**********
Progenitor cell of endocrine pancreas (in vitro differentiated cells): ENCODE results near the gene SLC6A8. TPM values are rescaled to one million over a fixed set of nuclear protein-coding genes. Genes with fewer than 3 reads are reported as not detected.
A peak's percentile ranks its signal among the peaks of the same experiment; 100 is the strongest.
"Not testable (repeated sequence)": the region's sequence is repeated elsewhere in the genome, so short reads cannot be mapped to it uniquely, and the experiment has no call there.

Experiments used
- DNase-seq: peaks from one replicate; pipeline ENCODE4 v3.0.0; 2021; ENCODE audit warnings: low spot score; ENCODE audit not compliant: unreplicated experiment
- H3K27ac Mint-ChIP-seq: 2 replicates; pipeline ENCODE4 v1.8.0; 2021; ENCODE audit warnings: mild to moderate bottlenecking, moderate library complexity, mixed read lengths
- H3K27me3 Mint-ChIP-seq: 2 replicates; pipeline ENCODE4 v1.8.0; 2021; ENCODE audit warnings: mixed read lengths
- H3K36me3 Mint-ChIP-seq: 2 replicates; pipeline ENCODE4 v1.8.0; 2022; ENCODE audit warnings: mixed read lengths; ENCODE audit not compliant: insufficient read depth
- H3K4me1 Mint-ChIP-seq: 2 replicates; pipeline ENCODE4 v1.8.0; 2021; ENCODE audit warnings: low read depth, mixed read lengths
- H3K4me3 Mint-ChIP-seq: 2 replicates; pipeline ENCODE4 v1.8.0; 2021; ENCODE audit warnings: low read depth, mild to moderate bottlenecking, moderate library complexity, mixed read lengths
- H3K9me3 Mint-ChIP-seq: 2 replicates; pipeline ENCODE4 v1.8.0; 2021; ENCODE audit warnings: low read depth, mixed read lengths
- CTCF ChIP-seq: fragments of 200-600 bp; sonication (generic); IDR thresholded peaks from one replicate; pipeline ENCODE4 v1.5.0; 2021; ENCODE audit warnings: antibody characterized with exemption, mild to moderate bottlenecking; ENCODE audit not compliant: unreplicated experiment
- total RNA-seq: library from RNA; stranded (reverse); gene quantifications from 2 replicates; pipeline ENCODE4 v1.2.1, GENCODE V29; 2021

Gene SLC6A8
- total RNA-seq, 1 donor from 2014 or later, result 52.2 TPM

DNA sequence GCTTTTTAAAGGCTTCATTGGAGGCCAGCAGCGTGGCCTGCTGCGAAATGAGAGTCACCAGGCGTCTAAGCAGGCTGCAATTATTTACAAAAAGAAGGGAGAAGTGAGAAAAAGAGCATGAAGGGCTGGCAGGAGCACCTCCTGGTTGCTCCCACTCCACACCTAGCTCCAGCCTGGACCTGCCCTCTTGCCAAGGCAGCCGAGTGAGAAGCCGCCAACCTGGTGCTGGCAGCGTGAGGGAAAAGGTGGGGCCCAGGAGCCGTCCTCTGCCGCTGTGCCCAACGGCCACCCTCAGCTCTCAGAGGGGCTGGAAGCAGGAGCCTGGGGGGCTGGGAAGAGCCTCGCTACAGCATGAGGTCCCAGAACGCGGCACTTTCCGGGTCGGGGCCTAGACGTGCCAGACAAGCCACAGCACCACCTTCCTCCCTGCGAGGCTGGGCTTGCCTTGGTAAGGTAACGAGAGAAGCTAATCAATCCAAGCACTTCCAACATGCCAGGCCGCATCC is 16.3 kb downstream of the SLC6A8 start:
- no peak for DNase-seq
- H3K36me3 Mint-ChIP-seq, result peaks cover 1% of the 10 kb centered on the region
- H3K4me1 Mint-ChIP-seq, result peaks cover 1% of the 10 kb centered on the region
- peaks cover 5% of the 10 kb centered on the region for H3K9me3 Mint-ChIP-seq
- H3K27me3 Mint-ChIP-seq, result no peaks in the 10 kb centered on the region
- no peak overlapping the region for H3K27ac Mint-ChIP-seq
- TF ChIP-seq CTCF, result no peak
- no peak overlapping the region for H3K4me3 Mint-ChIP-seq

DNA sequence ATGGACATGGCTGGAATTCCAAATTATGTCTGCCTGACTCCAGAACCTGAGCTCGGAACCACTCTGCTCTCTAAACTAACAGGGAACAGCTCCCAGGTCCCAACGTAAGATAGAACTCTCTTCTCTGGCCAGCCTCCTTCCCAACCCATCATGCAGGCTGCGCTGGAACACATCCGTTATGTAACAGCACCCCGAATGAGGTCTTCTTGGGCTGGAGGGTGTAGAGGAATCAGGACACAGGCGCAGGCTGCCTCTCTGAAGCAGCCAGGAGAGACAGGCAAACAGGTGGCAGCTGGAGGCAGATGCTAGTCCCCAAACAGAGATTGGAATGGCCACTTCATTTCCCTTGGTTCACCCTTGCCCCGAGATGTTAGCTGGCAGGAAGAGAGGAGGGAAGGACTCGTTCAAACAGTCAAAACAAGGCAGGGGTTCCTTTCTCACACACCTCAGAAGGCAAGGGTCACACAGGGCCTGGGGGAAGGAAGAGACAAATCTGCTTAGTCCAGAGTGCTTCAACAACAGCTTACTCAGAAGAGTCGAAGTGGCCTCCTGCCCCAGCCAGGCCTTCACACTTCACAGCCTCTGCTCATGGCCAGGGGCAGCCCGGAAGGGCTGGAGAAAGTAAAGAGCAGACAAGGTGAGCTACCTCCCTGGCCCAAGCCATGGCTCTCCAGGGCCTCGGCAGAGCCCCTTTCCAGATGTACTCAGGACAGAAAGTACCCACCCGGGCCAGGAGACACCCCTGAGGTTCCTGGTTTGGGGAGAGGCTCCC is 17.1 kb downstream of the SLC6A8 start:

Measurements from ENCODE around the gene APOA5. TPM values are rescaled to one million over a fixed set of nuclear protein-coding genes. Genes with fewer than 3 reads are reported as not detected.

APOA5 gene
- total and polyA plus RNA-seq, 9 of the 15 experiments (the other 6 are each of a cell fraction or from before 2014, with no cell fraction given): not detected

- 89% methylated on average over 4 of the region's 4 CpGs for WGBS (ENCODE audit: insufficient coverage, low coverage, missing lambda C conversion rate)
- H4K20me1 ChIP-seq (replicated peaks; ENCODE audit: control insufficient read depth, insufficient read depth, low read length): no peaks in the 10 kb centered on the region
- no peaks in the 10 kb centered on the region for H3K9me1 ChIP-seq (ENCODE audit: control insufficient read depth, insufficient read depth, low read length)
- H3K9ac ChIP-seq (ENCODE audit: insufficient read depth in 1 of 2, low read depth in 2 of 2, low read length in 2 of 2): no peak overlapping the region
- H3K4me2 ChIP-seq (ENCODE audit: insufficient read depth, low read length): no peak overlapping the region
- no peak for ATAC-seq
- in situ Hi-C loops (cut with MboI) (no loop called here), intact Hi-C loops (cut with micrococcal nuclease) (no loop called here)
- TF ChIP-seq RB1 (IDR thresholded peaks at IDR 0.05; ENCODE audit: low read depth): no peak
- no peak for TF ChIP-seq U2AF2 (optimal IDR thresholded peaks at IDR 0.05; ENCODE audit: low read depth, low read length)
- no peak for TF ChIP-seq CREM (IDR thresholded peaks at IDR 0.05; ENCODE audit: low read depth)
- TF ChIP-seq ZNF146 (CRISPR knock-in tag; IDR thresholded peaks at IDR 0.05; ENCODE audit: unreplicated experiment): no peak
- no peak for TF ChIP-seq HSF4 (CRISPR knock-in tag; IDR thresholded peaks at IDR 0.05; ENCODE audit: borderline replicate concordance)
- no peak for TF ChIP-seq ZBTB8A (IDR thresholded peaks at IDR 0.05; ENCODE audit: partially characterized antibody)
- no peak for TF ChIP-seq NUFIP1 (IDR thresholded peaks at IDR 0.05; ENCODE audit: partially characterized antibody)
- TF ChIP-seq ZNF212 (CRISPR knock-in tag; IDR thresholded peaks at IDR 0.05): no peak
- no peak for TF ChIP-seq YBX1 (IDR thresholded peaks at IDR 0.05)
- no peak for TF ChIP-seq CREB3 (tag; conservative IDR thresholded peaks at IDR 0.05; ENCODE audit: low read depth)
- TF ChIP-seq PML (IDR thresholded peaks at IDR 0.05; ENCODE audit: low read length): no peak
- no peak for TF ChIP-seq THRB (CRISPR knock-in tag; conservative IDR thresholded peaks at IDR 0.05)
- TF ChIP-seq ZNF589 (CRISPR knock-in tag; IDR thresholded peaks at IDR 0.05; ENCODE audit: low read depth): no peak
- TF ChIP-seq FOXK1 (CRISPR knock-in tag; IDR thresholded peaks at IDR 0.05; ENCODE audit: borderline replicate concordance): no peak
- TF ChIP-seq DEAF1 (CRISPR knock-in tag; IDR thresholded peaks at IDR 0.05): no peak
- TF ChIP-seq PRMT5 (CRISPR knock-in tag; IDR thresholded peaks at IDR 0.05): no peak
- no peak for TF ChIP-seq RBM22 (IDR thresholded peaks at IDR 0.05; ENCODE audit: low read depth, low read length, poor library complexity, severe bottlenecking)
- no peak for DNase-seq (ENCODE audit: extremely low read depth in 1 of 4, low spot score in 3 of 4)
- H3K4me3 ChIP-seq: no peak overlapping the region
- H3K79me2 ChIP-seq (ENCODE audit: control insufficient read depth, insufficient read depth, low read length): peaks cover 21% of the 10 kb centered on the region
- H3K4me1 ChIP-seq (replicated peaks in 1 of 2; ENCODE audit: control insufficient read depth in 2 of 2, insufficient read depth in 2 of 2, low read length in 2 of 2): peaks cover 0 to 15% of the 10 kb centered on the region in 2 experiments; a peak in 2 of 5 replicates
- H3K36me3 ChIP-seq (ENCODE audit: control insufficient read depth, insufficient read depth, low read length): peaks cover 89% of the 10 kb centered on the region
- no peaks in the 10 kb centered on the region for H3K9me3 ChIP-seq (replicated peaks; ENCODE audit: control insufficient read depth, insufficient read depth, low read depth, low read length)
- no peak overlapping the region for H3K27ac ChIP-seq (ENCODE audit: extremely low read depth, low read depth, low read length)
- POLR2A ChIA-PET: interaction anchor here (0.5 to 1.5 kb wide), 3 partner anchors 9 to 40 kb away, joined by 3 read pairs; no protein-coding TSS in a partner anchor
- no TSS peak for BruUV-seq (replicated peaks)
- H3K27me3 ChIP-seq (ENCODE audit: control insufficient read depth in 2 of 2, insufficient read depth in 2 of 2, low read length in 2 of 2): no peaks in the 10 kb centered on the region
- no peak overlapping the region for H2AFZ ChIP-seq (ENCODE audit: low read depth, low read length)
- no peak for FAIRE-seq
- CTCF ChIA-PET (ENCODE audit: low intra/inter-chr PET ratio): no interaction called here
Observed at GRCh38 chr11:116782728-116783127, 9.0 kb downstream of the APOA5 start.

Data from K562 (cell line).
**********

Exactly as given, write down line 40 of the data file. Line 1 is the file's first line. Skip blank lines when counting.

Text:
- no peak for TF ChIP-seq HSF4 (CRISPR knock-in tag; IDR thresholded peaks at IDR 0.05; ENCODE audit: borderline replicate concordance)